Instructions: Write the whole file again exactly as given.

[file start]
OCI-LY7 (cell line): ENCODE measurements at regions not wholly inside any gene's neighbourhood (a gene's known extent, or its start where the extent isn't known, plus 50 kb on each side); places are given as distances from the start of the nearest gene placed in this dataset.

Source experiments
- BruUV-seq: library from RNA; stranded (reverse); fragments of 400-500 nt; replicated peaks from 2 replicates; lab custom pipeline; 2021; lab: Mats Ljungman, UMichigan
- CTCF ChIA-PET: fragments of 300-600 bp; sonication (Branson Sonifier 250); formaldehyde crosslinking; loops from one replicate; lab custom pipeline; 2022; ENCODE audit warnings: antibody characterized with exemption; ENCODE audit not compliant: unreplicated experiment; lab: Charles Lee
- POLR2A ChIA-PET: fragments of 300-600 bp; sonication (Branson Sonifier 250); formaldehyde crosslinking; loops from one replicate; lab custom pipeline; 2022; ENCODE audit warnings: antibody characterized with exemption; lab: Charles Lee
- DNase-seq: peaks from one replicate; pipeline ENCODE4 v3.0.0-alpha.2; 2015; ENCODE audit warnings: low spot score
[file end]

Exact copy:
OCI-LY7 (cell line): ENCODE measurements at regions not wholly inside any gene's neighbourhood (a gene's known extent, or its start where the extent isn't known, plus 50 kb on each side); places are given as distances from the start of the nearest gene placed in this dataset.

Source experiments
- BruUV-seq: library from RNA; stranded (reverse); fragments of 400-500 nt; replicated peaks from 2 replicates; lab custom pipeline; 2021; lab: Mats Ljungman, UMichigan
- CTCF ChIA-PET: fragments of 300-600 bp; sonication (Branson Sonifier 250); formaldehyde crosslinking; loops from one replicate; lab custom pipeline; 2022; ENCODE audit warnings: antibody characterized with exemption; ENCODE audit not compliant: unreplicated experiment; lab: Charles Lee
- POLR2A ChIA-PET: fragments of 300-600 bp; sonication (Branson Sonifier 250); formaldehyde crosslinking; loops from one replicate; lab custom pipeline; 2022; ENCODE audit warnings: antibody characterized with exemption; lab: Charles Lee
- DNase-seq: peaks from one replicate; pipeline ENCODE4 v3.0.0-alpha.2; 2015; ENCODE audit warnings: low spot score